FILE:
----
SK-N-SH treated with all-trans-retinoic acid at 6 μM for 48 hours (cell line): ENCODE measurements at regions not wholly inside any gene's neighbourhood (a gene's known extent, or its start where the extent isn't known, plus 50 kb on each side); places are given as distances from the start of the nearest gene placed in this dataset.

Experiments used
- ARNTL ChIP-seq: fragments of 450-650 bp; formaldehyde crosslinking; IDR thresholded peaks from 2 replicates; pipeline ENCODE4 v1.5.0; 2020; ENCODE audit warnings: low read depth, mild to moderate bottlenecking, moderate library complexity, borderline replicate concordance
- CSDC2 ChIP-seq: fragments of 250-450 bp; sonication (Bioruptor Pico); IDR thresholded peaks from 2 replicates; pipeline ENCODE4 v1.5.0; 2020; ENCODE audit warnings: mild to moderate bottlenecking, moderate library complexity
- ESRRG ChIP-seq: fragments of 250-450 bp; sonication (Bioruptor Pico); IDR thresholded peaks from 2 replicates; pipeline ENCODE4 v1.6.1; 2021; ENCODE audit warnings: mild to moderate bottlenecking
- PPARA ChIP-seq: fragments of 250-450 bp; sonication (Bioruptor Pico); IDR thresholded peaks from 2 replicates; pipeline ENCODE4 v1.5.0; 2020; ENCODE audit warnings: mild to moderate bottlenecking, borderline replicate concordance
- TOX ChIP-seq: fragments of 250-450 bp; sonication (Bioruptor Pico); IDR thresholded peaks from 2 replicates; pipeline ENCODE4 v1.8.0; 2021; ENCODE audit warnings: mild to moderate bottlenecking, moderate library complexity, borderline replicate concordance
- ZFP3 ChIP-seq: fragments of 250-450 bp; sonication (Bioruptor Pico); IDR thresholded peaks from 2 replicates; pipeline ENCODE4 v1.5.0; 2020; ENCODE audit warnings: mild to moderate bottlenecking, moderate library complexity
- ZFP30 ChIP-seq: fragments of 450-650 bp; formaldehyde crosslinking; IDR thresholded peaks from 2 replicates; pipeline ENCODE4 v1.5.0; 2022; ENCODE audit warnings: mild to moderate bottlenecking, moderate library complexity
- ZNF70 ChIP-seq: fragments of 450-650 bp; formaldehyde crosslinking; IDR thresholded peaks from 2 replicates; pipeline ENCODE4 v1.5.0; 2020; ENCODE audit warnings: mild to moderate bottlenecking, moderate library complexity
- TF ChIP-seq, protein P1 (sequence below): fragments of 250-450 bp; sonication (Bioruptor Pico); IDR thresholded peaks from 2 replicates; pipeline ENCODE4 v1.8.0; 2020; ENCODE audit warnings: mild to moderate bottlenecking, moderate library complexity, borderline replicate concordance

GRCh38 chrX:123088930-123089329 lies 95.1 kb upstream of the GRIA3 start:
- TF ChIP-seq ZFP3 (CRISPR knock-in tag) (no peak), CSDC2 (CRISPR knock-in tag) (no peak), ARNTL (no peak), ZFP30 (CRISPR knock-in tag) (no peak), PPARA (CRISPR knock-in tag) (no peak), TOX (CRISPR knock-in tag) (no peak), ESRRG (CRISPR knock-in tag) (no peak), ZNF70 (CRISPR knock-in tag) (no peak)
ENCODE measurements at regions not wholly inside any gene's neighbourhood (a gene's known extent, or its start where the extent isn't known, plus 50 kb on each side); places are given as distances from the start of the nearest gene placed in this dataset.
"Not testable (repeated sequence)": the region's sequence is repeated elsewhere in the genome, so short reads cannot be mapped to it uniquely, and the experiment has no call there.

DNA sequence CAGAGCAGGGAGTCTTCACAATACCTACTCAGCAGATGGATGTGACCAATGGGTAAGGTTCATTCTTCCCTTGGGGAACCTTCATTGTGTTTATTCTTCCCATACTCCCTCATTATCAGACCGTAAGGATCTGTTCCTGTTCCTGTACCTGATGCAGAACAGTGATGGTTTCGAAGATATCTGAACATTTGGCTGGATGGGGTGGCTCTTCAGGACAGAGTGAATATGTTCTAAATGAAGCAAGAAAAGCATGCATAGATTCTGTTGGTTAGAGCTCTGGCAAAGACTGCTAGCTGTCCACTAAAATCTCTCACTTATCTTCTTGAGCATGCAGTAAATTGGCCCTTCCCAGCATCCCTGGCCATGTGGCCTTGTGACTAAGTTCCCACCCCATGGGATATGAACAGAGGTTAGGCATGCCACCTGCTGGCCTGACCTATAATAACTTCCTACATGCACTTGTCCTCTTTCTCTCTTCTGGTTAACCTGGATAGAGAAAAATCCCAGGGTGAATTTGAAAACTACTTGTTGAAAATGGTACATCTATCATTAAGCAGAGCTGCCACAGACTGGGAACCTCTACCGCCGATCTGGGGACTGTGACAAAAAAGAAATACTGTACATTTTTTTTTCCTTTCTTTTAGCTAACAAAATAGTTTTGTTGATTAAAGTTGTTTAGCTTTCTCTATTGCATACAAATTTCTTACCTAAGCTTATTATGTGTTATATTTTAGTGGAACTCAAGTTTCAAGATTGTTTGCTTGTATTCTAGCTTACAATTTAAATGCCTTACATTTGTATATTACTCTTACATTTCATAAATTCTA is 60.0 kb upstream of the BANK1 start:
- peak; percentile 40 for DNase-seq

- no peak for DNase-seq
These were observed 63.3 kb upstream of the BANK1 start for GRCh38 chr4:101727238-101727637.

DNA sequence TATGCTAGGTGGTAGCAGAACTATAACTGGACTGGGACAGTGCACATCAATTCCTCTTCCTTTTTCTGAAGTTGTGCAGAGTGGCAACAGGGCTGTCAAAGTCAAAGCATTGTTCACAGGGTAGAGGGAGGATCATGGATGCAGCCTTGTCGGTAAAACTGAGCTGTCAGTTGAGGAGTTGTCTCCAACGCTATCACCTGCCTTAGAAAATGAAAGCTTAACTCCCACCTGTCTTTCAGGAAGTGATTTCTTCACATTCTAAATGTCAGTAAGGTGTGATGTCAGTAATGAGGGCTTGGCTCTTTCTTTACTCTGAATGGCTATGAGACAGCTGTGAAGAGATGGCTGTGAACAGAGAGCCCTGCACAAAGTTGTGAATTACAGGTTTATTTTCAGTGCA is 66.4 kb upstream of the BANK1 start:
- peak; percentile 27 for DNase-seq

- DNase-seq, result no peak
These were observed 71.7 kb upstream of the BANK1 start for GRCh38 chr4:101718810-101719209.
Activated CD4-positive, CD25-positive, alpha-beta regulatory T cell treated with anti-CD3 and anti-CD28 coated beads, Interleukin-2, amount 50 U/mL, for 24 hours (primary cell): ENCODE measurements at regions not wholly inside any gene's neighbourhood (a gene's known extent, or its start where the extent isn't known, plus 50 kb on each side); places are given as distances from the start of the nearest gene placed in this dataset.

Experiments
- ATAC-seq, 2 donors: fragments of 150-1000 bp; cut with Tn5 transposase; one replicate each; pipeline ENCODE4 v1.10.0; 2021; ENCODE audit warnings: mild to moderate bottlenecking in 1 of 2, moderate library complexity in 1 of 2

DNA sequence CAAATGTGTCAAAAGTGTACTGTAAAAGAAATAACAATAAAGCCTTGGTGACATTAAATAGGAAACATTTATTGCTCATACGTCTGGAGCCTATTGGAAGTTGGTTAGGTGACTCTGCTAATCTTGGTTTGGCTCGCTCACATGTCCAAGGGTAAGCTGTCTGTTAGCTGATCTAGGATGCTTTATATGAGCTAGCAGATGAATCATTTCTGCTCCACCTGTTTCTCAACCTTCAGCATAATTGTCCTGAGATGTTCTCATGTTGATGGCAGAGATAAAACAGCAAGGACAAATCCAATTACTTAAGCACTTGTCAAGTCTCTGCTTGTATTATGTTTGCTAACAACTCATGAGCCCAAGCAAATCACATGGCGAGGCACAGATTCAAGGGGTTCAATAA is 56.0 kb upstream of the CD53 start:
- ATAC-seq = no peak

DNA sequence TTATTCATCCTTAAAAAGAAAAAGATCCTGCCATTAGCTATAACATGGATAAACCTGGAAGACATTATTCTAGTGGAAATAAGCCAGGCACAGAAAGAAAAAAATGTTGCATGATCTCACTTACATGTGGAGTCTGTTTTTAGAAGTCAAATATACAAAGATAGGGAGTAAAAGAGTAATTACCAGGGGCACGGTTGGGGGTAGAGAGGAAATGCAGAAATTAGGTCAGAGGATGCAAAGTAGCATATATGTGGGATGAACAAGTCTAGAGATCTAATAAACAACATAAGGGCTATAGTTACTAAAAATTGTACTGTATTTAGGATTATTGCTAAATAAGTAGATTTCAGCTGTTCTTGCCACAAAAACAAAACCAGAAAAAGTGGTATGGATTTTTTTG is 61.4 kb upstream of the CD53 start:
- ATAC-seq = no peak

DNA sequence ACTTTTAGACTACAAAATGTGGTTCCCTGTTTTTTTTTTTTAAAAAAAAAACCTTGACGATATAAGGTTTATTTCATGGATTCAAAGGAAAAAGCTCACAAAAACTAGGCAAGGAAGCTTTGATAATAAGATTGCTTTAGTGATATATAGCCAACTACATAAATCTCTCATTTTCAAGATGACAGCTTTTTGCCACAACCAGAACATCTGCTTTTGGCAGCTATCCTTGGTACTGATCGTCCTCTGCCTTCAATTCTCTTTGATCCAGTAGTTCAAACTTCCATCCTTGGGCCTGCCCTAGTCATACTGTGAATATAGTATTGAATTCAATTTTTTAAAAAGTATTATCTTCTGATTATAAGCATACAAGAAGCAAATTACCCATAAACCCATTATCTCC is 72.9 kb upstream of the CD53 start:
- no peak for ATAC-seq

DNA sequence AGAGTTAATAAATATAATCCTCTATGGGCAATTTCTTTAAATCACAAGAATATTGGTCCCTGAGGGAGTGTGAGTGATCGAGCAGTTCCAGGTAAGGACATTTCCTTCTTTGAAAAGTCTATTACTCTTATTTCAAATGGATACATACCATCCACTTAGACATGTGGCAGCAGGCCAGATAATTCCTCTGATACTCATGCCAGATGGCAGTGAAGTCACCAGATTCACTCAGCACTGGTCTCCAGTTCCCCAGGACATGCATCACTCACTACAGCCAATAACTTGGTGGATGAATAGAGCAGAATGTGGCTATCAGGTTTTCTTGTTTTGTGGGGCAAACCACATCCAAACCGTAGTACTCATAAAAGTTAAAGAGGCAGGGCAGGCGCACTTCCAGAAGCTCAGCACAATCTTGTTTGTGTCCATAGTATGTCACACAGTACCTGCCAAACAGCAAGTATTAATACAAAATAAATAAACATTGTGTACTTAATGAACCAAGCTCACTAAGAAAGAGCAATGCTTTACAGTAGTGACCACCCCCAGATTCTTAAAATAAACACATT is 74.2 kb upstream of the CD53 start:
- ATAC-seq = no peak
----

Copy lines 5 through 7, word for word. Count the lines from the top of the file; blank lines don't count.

- ESRRG ChIP-seq: fragments of 250-450 bp; sonication (Bioruptor Pico); IDR thresholded peaks from 2 replicates; pipeline ENCODE4 v1.6.1; 2021; ENCODE audit warnings: mild to moderate bottlenecking
- PPARA ChIP-seq: fragments of 250-450 bp; sonication (Bioruptor Pico); IDR thresholded peaks from 2 replicates; pipeline ENCODE4 v1.5.0; 2020; ENCODE audit warnings: mild to moderate bottlenecking, borderline replicate concordance
- TOX ChIP-seq: fragments of 250-450 bp; sonication (Bioruptor Pico); IDR thresholded peaks from 2 replicates; pipeline ENCODE4 v1.8.0; 2021; ENCODE audit warnings: mild to moderate bottlenecking, moderate library complexity, borderline replicate concordance